|Commodity Distribution, A Practical Guide for Field Staff (United Nations High Commission for Refugee, 1997, 77 p.)|
|VI. SPECIAL ISSUES|
Q. Should refugees who settle outside camps be eligible for assistance?
A. Generally the refugees living outside camps will be eligible for assistance on the basis of assessed needs. To live outside camps is often in the best interests of the refugees. Distribution outside camps will help the refugees to support themselves and reduce the impetus to congregate in camps. Constraints on distribution outside camps include the difficulty of accessing a scattered population and distinguishing them from the host population.
Q. Should refugees who arrived in earlier influxes be eligible for the same assistance as newcomers?
A. The needs of the new arrivals are often greater than those of the old caseload. However, needs assessment should decide on the level of assistance for each group. Constraints on providing differing levels of assistance include difficulty in distinguishing old from new refugees, undesirability of providing old refugees with a motivation for registering as new.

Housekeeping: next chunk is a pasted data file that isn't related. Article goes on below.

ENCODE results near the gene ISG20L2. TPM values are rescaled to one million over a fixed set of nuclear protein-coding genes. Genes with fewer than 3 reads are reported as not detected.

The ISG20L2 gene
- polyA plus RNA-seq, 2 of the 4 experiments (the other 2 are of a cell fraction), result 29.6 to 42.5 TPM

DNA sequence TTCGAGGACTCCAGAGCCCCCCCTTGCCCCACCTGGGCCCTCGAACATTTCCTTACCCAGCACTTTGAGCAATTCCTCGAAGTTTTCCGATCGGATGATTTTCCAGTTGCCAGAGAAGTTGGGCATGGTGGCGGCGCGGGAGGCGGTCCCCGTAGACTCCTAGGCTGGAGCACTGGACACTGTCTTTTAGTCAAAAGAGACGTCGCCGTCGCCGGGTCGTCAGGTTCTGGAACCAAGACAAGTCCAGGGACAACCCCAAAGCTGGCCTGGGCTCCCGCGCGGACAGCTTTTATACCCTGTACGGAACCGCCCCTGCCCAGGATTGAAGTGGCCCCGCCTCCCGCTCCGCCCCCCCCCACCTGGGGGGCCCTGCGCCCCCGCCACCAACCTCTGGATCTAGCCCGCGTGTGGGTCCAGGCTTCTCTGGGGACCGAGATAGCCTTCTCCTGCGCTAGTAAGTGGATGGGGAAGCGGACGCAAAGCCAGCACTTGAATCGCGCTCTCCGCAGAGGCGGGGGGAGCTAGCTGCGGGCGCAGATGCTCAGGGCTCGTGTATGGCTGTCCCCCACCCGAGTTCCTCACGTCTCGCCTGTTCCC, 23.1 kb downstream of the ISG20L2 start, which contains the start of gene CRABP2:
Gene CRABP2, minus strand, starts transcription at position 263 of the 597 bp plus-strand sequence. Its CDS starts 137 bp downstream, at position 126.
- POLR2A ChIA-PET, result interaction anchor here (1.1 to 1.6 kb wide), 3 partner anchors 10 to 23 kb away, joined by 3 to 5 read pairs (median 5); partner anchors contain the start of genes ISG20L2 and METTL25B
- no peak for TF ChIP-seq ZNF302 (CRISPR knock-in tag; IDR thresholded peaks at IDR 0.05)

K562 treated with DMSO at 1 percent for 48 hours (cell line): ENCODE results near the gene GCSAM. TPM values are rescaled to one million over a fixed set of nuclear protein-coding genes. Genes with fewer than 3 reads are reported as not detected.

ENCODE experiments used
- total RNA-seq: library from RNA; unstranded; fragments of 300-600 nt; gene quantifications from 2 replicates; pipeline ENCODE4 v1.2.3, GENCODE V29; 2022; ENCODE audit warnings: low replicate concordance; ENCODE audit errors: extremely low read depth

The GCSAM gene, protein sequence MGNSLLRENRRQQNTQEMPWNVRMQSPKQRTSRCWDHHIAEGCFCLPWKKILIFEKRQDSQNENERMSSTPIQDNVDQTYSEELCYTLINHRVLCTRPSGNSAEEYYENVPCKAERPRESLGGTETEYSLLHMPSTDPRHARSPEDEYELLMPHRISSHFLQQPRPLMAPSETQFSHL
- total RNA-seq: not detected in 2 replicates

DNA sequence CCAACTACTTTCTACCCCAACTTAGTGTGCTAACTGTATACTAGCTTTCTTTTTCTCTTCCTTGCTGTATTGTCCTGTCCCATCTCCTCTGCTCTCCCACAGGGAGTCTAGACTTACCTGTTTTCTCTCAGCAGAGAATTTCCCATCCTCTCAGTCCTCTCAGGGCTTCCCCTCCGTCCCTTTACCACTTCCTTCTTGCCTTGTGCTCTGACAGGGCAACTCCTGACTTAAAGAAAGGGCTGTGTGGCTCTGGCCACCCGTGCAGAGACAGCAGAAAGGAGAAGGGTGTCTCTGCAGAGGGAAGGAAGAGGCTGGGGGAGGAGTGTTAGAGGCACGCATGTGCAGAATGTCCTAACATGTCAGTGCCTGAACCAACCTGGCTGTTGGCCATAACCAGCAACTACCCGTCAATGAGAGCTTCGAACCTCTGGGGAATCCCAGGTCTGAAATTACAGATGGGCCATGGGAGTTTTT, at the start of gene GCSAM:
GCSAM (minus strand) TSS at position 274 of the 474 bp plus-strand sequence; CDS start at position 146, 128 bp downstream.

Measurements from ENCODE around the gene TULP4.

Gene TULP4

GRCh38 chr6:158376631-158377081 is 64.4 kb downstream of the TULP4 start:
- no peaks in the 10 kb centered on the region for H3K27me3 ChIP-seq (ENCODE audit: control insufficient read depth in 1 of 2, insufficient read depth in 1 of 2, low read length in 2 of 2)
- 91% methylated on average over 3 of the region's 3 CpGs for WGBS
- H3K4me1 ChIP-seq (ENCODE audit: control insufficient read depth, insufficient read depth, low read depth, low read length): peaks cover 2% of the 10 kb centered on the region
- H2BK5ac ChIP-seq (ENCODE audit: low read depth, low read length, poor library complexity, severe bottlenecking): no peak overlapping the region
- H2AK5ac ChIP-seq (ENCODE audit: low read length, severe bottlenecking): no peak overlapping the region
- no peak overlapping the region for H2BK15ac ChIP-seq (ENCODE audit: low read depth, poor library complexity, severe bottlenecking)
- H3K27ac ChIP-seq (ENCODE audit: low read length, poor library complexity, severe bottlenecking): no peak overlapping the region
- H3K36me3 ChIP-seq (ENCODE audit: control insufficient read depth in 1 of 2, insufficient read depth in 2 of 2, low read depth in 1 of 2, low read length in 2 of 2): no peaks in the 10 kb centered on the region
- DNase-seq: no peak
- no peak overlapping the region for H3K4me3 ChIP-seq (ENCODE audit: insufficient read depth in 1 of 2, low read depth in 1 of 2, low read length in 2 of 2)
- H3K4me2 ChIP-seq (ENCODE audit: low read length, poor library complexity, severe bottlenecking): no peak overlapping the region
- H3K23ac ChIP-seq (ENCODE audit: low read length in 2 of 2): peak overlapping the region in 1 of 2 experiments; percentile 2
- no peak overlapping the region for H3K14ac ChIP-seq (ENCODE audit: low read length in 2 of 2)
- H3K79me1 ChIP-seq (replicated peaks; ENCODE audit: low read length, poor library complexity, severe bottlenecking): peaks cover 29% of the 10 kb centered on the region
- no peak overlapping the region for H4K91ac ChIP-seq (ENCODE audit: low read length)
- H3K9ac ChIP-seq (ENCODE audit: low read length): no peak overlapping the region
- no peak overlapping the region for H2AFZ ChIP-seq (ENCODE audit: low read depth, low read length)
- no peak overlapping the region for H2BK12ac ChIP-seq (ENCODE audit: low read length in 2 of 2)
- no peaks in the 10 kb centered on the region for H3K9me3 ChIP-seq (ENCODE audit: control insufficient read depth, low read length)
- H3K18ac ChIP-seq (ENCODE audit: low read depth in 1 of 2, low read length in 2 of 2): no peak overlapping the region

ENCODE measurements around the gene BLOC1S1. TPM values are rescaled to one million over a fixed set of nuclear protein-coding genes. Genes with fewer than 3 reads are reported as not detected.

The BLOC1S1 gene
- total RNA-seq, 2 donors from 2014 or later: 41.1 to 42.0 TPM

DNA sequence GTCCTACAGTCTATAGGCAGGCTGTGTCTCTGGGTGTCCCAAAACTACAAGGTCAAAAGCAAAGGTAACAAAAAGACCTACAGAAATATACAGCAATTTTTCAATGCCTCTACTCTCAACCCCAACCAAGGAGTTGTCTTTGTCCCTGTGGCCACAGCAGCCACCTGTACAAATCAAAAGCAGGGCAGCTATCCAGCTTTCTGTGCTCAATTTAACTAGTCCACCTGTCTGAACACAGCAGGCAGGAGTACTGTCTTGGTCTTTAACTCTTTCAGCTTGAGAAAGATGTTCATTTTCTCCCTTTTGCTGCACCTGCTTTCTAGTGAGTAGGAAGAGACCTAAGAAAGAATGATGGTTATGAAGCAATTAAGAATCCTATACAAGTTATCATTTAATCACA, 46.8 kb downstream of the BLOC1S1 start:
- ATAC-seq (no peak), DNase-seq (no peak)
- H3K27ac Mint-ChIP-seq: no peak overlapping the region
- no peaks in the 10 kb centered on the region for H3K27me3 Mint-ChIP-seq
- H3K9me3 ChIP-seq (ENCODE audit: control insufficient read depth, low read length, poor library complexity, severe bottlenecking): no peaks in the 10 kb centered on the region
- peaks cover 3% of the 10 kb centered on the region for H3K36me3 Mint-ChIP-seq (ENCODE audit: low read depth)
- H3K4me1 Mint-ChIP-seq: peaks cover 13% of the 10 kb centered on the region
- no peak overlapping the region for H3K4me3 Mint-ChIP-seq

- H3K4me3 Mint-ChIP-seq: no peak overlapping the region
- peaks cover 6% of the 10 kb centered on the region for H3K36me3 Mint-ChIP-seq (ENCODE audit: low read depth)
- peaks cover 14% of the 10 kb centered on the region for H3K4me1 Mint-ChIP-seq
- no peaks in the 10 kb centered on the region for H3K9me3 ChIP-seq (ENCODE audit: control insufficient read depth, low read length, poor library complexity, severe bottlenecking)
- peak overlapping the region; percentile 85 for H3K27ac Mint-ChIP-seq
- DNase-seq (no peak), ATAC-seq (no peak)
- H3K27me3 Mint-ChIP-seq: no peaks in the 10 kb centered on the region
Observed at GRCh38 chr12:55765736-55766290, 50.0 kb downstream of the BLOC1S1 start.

Q. Should local people, whose lives are disrupted by an influx, be eligible for assistance?
A. The local population is sometimes assisted, based on need, by UNHCR in order to alleviate the impact of a refugee influx.
Q. Should assistance be used to elicit the cooperation of officials, even where it is not really needed?
A. Ideally food and non food assistance should not be used to elicit cooperation of officials.
It is assumed that you have a good estimate of the population based upon sound estimating techniques. However in the absence of formal registration, it may be difficult to convince everyone, particularly the refugees, that your estimation is realistic. You may well have to organise distribution in this situation of uncertainty.